Frankfort - Five more Kentucky counties - Garrard, Jessamine, Pulaski, Lincoln and Rockcastle - have been added to eWarrants, the state's electronic warrant management system. This brings to 84 the number of Kentucky counties utilizing eWarrants. The Office of the Attorney General, along with the Administrative Office of the Courts, the Kentucky State Police, the Kentucky Office of Homeland Security and Open Portal Solutions, Inc., provided training and support for eWarrants.
A new report has confirmed that coal ash is contaminating the homes of residents who live near a Louisville power plant. Residents have complained about dust from the Cane Run Power Station traveling onto their properties.A study commissioned by Louisville Gas & Electric took six samples off of nearby homes, and all came back showing significant amounts of coal ash.
Some members of the Louisville Orchestra’s musicians union are staging a protest at the orchestra’s headquarters this afternoon as their contract impasse continues. The musicians had already said they would reject management’s latest contract offer. They had until today to consider a proposal that outlines specific expectations for rehearsal and performance attendance.
Embattled Lexington Fire Chief Robert Hendricks will have to wait a while longer to learn whether he will receive a disability pension from the city. On Wednesday, the Lexington Police and Fire pension board said it needed clarification regarding discrepancies between the two medical evaluation reports presented to the panel. By law, Hendricks is required to be evaluated by two physicians before the board can vote to approve or deny his application.
What started as a joke between friends turned into Natalie Blake’s big break when she was chosen to be one of 18 contestants on the upcoming season of the Fox reality show “Hell’s Kitchen.” Blake, a 23-year-old chef from Harrodsburg, went to culinary school at Sullivan University in Lexington and currently works as a sous chef at Beamont Inn in Harrodsburg.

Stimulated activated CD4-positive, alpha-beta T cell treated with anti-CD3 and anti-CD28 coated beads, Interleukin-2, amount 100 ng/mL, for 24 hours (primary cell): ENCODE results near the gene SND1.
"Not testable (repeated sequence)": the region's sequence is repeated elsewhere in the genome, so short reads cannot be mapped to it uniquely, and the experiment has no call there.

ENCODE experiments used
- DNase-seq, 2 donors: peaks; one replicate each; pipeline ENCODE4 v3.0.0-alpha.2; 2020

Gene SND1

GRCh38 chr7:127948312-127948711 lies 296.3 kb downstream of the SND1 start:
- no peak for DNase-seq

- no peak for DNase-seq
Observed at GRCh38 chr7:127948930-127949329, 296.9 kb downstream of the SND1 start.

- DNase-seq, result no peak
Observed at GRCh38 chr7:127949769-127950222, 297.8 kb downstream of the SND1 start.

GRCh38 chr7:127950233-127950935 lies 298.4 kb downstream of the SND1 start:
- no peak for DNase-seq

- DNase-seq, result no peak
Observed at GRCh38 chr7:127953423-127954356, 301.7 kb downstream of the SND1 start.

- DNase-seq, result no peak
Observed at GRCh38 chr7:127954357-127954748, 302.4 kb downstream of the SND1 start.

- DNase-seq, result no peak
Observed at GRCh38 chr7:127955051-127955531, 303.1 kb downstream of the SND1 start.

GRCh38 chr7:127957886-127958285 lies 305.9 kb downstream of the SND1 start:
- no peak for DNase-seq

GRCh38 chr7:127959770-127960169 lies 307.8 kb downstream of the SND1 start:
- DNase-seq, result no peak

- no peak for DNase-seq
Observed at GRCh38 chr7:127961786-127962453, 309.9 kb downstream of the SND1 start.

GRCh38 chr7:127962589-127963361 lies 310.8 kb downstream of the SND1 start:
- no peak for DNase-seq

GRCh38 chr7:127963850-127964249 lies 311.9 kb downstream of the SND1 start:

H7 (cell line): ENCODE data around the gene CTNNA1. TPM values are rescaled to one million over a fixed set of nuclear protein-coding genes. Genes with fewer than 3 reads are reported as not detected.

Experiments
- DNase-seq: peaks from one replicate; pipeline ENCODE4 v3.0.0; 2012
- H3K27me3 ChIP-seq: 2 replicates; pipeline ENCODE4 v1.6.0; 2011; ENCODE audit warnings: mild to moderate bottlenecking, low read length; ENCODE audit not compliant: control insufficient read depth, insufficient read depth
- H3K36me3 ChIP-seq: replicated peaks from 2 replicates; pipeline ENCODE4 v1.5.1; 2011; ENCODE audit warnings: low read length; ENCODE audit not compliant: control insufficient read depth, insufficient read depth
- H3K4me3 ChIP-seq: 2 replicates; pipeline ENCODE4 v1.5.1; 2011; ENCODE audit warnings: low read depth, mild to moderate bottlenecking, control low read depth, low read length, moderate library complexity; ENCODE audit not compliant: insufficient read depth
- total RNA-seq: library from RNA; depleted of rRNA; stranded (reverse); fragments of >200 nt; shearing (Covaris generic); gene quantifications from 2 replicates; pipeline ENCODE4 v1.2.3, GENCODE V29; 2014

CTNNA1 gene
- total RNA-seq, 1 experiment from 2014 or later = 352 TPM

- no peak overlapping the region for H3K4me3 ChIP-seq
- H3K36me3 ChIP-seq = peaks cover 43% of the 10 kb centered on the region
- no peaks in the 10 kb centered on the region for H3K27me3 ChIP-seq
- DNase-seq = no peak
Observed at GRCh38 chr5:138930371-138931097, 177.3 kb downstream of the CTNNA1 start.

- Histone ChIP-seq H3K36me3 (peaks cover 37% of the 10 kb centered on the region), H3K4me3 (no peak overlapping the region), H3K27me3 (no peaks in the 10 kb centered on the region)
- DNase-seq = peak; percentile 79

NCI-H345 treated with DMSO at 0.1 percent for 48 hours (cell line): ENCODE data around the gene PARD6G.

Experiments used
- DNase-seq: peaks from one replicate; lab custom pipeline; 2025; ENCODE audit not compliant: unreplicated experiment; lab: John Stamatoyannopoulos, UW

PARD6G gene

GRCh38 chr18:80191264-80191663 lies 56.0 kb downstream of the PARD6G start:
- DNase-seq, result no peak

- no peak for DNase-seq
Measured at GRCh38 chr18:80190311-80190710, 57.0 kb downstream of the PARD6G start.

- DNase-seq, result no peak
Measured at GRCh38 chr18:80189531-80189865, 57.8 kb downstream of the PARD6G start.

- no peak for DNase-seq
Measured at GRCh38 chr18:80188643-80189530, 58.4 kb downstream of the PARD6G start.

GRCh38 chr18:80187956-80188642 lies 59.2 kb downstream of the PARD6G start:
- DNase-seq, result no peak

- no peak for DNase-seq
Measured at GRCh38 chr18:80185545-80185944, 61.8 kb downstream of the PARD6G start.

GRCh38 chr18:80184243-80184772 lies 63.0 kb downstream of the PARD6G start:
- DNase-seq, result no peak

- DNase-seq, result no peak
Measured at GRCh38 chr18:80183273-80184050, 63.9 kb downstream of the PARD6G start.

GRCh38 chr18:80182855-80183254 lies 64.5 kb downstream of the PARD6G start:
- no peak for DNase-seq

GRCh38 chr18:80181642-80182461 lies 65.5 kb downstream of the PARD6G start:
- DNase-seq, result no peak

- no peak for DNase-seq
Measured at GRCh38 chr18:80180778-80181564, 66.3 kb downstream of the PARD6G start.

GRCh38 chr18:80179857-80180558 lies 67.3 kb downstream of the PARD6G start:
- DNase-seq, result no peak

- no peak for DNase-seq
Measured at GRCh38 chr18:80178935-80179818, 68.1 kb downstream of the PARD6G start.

People are fired up about where and when their neighbors chose to set off fireworks, saying it’s been a month-long barrage of big blasts hitting too close to home at all hours of the night. “I went weeks without sleep,” says Heather Kash, who took her complaint to the Frankfort City Commission during Monday’s work session.
One of Winchester’s most well-known businesses will celebrate another milestone Wednesday. Eighty-five years ago today, Ale-8-One founder G.L. Wainscott sold the first bottle of the local soft drink. The company has no official celebrations planned for the day, but the public is invited to share stories about Ale-8-One.
Whitley County Sheriff's deputies discovered three one-step methamphetamine labs early Tuesday evening while answering a complaint about suspicious activity inside a vacant Woodbine house. The caller told police that the home had been boarded up and was suspected to be a drug house, a sheriff's spokesman said. But when police entered the residence, a male escaped through a window. A closer examination of the empty residence turned up two females inside, who were passed out.
FRANKFORT – Gov. Steve Beshear has directed that flags at all state office buildings be lowered to half-staff from sunrise to sunset on Thursday in honor of Deputy State Fire Marshal Charles Sparks, who passed away on July 8 from a heart attack he suffered while battling a fire in Adair County.
Calling for a real debate, Minority Leader Mitch McConnell, R-Ky., went to the Senate floor Wednesday to defend his debt proposal to avoid the first-ever government default before the August 2 deadline. The McConnell option gives President Barack Obama new power to request increases of up to $2.5 trillion in three separate installments over the next year as long as they’re coupled with larger spending cuts.
Once again Kentucky mine safety officials are asking what could have been done to prevent a death on the job. 26 year old Ryan Thatcher of Salyersville died Monday while working at a Martin County mine. His was the third coal-related death this year. Kentucky Mine Safety and Licensing executive director Johnny Green says tools, technology and regulations are in place to prevent deaths and accidents in the mines. Green traces some problems to miners themselves and those people who supervise them.
The newly-formed group "Kentuckians For Progress" continues its public relations push to persuade the River Fields conservancy to drop is lawsuit that seeks to delay construction of an east end bridge. River Fields and the National Trust for Historic Preservation filed the federal suit two years ago, claiming the Federal Highway Administration did not follow federal law when it approved the Ohio River Bridges Project in 2003.